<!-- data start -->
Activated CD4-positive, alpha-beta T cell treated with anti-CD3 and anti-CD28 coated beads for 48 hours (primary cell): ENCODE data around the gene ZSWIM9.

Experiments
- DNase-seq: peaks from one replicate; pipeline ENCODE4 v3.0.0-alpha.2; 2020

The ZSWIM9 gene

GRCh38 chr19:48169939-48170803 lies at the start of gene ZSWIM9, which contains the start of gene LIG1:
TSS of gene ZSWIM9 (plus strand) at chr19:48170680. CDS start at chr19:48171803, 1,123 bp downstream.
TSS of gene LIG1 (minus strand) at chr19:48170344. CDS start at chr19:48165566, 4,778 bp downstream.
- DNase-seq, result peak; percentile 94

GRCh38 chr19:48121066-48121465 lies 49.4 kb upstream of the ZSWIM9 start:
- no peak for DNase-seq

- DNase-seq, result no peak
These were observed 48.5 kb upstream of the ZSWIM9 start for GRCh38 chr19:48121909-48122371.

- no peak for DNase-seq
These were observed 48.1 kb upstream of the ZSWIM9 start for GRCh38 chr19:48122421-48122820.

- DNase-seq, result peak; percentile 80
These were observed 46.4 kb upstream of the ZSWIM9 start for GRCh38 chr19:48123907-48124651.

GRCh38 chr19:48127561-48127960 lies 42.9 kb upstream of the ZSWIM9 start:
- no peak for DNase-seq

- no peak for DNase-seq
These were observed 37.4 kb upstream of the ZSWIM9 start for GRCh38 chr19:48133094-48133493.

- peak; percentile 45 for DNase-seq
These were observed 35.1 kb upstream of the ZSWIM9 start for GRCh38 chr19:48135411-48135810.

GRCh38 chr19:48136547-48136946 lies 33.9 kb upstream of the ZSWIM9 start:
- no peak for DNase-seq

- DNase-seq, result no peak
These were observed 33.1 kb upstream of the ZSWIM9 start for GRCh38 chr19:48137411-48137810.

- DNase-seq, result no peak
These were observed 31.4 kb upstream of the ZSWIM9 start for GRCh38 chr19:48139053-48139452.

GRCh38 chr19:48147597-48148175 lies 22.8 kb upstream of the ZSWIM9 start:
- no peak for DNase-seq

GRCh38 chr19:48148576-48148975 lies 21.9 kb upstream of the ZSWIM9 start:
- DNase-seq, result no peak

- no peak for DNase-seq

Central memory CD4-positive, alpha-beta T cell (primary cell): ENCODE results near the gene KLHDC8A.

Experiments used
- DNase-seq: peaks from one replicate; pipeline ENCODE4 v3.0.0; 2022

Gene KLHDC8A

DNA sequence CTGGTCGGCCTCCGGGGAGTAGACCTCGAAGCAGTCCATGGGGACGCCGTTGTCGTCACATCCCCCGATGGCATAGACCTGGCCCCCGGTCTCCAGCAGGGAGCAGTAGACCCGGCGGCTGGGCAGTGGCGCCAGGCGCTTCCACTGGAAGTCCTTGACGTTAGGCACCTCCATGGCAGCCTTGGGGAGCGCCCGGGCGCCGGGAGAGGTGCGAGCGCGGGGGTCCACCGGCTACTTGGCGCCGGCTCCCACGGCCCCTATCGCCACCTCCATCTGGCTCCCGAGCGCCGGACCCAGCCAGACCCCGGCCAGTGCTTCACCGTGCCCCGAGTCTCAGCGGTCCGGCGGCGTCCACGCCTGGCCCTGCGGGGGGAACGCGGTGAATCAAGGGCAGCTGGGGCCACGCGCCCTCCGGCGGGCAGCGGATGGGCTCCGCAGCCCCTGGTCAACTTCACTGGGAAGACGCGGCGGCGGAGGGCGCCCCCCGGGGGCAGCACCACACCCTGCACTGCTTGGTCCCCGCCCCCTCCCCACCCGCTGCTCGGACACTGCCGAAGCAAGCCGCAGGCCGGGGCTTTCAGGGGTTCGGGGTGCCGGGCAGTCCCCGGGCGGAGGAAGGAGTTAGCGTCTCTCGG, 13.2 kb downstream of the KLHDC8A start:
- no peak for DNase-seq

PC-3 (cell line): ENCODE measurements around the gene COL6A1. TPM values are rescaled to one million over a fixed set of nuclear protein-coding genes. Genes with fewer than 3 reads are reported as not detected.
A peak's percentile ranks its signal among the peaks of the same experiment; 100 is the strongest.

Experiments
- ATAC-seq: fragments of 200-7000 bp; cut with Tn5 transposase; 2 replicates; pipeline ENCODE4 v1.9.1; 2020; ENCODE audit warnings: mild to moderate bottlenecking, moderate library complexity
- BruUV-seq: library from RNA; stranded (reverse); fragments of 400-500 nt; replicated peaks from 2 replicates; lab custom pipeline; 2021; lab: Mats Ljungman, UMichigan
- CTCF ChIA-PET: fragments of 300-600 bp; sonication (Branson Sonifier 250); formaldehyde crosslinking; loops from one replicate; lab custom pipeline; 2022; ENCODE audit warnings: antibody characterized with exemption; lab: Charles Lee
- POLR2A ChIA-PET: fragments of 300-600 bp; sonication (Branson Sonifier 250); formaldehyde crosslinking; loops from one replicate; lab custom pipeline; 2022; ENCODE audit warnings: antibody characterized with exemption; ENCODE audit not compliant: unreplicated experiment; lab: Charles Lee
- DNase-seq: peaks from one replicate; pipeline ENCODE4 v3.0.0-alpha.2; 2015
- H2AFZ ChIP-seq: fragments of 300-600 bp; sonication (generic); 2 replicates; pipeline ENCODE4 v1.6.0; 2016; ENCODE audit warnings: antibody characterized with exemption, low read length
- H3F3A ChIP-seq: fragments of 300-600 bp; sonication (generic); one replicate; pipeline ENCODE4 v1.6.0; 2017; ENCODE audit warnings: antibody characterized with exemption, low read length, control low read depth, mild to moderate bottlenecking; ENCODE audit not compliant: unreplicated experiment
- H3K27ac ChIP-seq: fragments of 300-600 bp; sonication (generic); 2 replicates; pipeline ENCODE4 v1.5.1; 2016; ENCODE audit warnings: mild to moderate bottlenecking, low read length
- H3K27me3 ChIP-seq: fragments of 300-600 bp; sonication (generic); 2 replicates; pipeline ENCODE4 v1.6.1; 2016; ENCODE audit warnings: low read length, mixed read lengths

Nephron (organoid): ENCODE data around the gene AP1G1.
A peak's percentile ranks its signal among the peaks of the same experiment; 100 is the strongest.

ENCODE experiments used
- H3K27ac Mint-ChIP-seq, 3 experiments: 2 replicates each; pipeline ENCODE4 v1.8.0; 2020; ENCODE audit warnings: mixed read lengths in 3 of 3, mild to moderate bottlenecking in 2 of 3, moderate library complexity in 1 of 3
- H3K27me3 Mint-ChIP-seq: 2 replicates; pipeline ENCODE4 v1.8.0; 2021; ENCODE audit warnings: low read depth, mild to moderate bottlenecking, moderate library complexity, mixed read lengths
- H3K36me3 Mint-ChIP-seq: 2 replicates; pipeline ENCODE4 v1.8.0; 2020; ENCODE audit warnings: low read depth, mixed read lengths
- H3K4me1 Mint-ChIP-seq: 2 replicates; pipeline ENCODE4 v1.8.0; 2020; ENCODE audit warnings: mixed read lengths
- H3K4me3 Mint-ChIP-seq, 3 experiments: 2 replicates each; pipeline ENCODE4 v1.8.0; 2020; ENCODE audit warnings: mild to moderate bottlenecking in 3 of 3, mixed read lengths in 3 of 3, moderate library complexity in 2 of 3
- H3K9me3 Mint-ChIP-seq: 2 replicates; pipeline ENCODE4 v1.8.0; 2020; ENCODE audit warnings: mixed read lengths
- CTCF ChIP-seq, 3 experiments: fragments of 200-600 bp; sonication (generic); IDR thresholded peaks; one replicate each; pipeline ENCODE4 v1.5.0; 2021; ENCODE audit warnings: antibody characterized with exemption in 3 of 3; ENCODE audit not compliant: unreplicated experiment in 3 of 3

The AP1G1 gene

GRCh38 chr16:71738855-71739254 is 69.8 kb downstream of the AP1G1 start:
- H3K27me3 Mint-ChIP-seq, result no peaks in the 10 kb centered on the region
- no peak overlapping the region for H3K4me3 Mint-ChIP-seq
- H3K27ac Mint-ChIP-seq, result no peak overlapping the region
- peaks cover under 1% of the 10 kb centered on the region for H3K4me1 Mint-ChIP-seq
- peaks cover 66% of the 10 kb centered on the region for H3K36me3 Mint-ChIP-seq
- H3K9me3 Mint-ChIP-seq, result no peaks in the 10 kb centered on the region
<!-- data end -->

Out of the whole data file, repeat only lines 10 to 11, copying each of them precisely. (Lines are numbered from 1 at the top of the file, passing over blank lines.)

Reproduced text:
- no peak for DNase-seq

- DNase-seq, result no peak